The third concert was at Trinity United Methodist Church, a hall with clear and clean acoustics. This concert program featured Carissimi’s Jephte and Bach’s Cantata 12. The chorus for both works was made up of only nine high school students, who worked tirelessly and truly captured the essence of the music. The undergraduate voice majors sang the arias in these Baroque works, giving them exposure to repertoire they don’t often sing; I offered them individual coachings to help them polish their work as well as help them understand performance practice. Though we used piano for this performance (instead of the strings and continuo both works are scored for), we did hire an oboist to play the integral parts of the Bach. 

The fourth performance, this time less than a week after the previous concert, featured the four undergraduates singing ten Brahms quartets and three pieces of solo repertoire: an Italian aria, a French art-song, and something lighter in English. The First Congregational Church, whose intimate space suited the repertoire, hosted this performance. Only one of these young people was from Russell, so it was exciting to watch the community show up and support these other singers.

The final performance, one week following the Brahms concert was our big finale. We hired an orchestra and professional soloists to do one rehearsal and two performances of Mozart’s Requiem with a Community Choir formed specifically for this performance. The four undergraduates served as sectional leaders for the choir while the soloists were all professional singers.  One of these performances was in a neighboring, larger community (Hays, KS) at the First Presbyterian Church with the final performance being in Russell at a Lutheran Church with space to house a large choir and orchestra.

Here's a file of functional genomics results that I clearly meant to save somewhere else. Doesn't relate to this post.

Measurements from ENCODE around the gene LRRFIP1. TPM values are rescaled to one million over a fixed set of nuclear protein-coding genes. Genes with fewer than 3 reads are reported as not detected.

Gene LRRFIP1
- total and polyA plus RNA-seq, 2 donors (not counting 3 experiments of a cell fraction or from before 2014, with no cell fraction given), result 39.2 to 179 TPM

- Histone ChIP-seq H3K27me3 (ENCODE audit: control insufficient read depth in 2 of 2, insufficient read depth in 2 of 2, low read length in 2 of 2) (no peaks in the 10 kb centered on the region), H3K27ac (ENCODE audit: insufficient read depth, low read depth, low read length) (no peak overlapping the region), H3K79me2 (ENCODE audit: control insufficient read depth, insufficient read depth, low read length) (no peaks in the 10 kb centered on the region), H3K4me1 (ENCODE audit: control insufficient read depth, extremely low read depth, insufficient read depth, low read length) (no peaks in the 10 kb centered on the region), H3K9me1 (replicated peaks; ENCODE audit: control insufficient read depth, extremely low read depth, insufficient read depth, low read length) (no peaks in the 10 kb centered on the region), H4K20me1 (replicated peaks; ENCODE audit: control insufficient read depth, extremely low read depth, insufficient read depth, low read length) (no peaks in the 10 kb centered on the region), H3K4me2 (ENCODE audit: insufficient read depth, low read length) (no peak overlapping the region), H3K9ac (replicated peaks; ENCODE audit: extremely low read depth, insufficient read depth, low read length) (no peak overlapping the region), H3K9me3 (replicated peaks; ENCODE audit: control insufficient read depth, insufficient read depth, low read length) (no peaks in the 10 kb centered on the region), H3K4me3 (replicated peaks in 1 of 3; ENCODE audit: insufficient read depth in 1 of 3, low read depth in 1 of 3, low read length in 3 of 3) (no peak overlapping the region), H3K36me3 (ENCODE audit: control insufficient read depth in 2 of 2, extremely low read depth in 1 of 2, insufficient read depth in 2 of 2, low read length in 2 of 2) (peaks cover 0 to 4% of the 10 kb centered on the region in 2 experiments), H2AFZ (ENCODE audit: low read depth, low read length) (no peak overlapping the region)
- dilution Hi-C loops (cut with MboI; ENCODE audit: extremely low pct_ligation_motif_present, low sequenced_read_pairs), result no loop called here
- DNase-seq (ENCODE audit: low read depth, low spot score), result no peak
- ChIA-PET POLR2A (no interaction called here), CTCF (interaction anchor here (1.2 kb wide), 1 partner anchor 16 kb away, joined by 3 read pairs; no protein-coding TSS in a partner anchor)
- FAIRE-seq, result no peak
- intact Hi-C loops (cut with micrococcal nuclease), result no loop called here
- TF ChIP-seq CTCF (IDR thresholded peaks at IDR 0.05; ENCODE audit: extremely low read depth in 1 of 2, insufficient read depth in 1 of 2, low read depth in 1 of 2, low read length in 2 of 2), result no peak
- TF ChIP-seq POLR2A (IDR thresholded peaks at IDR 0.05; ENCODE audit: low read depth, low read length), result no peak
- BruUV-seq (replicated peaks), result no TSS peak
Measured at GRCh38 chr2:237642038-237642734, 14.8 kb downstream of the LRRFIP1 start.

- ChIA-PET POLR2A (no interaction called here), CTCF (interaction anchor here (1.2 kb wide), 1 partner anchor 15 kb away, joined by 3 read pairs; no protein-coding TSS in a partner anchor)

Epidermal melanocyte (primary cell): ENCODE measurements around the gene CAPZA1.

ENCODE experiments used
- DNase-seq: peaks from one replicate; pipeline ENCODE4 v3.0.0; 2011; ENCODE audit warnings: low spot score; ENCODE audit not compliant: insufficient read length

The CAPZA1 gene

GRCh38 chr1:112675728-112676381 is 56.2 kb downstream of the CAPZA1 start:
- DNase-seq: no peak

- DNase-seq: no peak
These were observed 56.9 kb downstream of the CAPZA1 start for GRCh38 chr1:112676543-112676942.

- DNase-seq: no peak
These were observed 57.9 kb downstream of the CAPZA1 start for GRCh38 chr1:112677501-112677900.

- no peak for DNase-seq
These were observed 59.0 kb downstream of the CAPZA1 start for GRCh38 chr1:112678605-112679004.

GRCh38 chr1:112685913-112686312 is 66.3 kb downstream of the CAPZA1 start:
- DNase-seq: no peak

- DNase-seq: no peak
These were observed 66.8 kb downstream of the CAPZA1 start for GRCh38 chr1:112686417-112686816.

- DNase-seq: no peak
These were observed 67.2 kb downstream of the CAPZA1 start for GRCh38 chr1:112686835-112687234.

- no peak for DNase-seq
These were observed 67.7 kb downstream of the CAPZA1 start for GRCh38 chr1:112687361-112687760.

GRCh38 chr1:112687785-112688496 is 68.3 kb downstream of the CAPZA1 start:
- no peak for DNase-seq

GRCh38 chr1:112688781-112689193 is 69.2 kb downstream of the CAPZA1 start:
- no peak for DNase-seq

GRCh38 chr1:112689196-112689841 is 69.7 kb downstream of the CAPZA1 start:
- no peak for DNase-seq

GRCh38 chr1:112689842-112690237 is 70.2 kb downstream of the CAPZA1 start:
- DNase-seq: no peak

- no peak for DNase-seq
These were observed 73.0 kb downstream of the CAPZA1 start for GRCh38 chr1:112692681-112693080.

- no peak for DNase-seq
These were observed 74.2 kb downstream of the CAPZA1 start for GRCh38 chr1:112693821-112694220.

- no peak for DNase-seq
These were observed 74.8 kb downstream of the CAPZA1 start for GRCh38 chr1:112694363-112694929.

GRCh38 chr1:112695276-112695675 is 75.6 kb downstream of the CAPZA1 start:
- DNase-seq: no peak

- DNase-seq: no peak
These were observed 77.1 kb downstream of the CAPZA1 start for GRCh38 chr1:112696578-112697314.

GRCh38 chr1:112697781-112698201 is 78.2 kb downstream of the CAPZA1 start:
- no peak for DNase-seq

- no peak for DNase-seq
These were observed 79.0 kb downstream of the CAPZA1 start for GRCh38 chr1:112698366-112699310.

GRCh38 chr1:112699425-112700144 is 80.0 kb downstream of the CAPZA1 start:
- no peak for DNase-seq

The series was by all accounts a success. Each concert had about a hundred people in attendance, and the feedback from the audience was overwhelmingly positive. I had one couple comment how nice it was to hear classical music of this caliber locally instead of having to drive two hours or more to see an opera, hear a symphony orchestra, or watch a ballet. The undergraduates shared how much they learned by working at a professional pace and how it built their confidence to continue pursuing singing as a career. The community singers expressed how nice it was to sing with an orchestra, to learn classical music and to have something positive to do with their time in the summer. The churches were so happy to host something of this nature in their space. Financially, we broke even, being able to pay our undergraduates, the soloists, the pianists, the orchestra, the conductors, the managerial staff, for all of the scores, and for the publicity.